No major league team was hit harder by injuries last year than the Texas Rangers, and for all of the hope the new year and a new season might have brought, the Rangers have quickly found themselves reeling from catastrophic injury news again this year. The latest concerns ace Yu Darvish, who, it was reported Saturday morning, has a sprained ulnar collateral ligament in his pitching elbow. Darvish will seek a second opinion, but Tommy John surgery seems extremely likely and the Rangers expect he will miss at least four months, even if he is able to avoid the season-erasing surgery.
This news comes after a season in which Texas lost starting pitchers Martin Perez to Tommy John surgery, Matt Harrison to career-threatening spinal fusion surgery and Derek Holland for all but a handful of September starts to knee surgery. Darvish was no stranger to the disabled list last year, either, opening the season on the DL due to a stiff neck and spending most of the last two months back on the shelf due to elbow inflammation.
[daily_cut.MLB]Ostensibly, the Rangers are better prepared to endure a major loss in the rotation this year. Holland and Colby Lewis, who was still working his way back from hip surgery last spring, are healthy, and new additions Yovani Gallardo and Ross Detwiler are on hand. However, if there is one pitcher the Rangers can't afford to lose for any significant stretch of time, it's Darvish, who is not only their undisputed ace, but also one of the best pitchers in baseball.
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The runner-up for the American League Cy Young award in 2013, Darvish is the only pitcher with 500 or more innings pitched over the last three years to have struck out more than 10 1/2 men per nine innings. He leads that group with 11.2 K/9 and ranks sixth among those pitchers with a 127 ERA+ over that span (tied with Max Scherzer and trailing only Clayton Kershaw, Johnny Cueto, Chris Sale, Felix Hernandez and Jordan Zimmermann).
To lose that pitcher in the process of attempting to rebound from an AL-worst 67-95 record is devastating for the Rangers' hopes this year. As it was, they were not expected to snap immediately back to contention. Perez and Harrison are out until at least midseason, and big 2014 additions Prince Fielder and Shin-Soo Choo are coming off their own surgeries (Fielder's a far-from-routine fusion of two vertebrae in his neck). The Rangers still have a weakened bullpen and a hole in leftfield (and arguably designated hitter as well), and their best player, Adrian Beltre, is entering his age-36 season. With Darvish now out for at least half of the coming season and more likely all of it, and with the team already having lost Jurickson Profar for a second straight season to shoulder surgery at the end of February, '15 seems likely to look more like '14 than any of the four 90-plus-win seasons that preceded it.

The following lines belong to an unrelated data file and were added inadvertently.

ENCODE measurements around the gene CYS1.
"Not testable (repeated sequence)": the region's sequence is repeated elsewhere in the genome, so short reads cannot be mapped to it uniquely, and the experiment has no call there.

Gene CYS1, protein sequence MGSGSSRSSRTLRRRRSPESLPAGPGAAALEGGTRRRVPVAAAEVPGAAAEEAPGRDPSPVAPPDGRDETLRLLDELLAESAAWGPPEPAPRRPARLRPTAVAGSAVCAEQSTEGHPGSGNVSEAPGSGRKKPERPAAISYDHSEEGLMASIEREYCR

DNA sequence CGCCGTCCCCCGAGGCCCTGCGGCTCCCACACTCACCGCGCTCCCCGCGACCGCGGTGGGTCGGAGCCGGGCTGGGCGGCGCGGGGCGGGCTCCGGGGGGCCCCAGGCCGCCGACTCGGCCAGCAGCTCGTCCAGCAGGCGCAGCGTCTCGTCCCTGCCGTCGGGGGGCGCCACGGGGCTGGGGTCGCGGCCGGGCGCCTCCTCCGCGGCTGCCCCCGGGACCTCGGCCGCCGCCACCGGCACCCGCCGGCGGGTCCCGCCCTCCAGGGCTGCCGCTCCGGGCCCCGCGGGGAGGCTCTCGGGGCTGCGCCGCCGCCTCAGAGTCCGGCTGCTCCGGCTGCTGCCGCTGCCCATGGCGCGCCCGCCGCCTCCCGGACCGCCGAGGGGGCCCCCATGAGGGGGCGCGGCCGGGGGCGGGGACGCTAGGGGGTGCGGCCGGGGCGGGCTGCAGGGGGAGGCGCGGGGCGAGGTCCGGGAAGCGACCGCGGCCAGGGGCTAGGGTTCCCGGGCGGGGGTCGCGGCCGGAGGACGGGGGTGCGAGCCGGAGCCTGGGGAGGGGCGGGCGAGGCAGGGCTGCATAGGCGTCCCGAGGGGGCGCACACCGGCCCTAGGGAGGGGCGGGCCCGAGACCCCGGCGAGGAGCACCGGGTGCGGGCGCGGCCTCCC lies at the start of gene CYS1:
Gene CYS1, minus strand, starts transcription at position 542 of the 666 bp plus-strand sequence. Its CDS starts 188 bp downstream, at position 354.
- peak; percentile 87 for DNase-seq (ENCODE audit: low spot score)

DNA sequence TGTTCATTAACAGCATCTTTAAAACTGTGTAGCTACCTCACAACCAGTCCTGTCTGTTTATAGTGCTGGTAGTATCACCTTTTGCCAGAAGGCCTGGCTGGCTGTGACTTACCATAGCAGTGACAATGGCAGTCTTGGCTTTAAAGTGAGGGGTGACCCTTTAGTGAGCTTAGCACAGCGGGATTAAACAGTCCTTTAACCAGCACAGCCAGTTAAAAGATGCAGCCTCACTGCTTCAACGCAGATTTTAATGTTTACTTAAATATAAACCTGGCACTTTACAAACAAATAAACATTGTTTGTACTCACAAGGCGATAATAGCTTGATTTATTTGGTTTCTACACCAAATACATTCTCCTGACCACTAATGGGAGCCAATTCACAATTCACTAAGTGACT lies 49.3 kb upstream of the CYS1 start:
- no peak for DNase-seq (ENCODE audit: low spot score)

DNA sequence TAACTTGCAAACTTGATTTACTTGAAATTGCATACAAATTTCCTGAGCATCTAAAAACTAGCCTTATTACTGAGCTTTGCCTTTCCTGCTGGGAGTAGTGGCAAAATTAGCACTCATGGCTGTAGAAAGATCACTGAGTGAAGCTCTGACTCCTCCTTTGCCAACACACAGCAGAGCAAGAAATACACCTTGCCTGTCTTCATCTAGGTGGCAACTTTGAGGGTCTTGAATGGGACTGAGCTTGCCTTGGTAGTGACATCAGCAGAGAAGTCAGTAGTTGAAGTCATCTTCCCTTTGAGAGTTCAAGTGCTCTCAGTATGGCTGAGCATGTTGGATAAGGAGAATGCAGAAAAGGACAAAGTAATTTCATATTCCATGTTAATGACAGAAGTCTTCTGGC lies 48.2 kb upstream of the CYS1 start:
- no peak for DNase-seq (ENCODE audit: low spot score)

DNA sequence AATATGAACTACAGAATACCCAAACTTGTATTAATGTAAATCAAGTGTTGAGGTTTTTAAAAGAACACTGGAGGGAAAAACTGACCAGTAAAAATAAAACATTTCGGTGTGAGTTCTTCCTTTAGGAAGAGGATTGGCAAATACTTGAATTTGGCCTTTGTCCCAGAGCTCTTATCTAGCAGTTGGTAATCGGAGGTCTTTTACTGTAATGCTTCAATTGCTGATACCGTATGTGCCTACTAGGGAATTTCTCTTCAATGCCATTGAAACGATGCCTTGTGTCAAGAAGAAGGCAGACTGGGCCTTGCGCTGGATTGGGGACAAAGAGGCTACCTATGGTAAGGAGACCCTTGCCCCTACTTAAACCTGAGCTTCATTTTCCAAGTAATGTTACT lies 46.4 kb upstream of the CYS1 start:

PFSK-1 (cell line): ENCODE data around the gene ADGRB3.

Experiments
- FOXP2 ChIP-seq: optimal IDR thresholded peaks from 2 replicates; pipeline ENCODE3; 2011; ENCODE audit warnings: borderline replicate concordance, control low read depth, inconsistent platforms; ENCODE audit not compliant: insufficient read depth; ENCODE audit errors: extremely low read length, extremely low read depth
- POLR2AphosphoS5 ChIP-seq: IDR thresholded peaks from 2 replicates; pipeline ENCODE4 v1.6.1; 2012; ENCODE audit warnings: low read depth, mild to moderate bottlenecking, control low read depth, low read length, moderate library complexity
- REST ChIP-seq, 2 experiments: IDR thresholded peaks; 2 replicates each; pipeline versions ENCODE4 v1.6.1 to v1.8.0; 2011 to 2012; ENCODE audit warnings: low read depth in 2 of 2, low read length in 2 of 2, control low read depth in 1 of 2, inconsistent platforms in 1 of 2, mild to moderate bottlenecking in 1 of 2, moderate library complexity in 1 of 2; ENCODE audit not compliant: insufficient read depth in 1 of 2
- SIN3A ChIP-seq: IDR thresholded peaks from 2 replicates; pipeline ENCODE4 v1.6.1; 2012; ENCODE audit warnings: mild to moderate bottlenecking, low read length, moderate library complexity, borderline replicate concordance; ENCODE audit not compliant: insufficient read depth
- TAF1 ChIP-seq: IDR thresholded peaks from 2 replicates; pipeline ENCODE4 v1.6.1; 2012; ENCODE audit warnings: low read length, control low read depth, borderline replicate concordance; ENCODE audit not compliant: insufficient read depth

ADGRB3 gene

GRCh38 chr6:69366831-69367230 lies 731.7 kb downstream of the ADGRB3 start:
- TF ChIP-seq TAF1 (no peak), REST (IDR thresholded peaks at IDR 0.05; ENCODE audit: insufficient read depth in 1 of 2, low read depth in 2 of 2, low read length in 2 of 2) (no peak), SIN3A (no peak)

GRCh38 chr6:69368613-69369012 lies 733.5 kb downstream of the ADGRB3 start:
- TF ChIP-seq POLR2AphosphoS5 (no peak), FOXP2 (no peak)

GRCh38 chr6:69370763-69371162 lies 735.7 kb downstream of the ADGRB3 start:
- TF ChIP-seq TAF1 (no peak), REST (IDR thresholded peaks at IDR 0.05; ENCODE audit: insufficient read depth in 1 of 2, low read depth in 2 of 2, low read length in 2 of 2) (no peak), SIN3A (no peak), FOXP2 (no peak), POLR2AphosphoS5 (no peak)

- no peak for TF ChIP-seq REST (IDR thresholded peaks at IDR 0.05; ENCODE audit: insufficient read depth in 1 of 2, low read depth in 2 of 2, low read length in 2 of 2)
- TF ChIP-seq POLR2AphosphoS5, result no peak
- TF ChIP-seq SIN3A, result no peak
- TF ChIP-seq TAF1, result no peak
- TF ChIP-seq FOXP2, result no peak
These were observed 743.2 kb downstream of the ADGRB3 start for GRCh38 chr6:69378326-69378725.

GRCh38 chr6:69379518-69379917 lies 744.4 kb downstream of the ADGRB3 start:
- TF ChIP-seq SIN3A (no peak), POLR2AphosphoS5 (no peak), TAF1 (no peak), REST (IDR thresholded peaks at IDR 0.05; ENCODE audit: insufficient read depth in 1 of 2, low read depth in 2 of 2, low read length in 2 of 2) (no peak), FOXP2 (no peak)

As for Darvish, he has a very difficult decision to make, one that has become increasingly common in recent years. He can have Tommy John surgery now, sacrificing any hope of pitching in 2015 for the hope of being able to return early in '16. Or he can attempt to allow his ligament to heal without surgery in the hope of returning this season, knowing that doing so could result in his losing the '15 and '16 seasons if surgery proves unavoidable but isn't performed until the latter part of this year.
Darvish could compare notes with his countryman Masahiro Tanaka, who opted to forgo surgery in a similar situation last July. Tanaka returned to major league action in late September, has thus far had no issues with his elbow this spring and is expected to make his first start of the spring in the coming week after pitching successfully in simulated game on Saturday. However, every sprained or partially torn ligament is its own unique case. What has thus far worked for Tanaka may not be applicable for Darvish, and there's no guarantee that Tanaka won't ultimately wind up having Tommy John surgery despite his success thus far in avoiding it.
One other factor that could influence Darvish's risk management in this case is his contract. He will be a free agent after the 2017 season, which seems far enough away not to matter. However, if Darvish opts to avoid surgery, it's very possible that further damage to his UCL could occur in one of the final two seasons of his deal, putting him in the difficult position of hitting free agency as an injured or rehabbing 31-year-old pitcher. Having Tommy John surgery now, however, would give him '15 to rehabilitate his elbow and '16 to regain his strength and command on the mound, setting him up for a fully healthy and effective walk year in '17 and huge payday that winter.
In the meantime, the Rangers will let Nick Martinez, Nick Tepesch, Lisalverto Bonilla and late-winter addition Anthony Ranaudo jockey for Darvish's vacated place in the rotation, while rumors will swirl about possible trades for Cole Hamels. Don't hold your breath for that last option, however. Darvish's injury seems far more likely to trigger a rebuild in Texas than to prompt the Rangers to attempt to replace a nearly irreplaceable pitcher.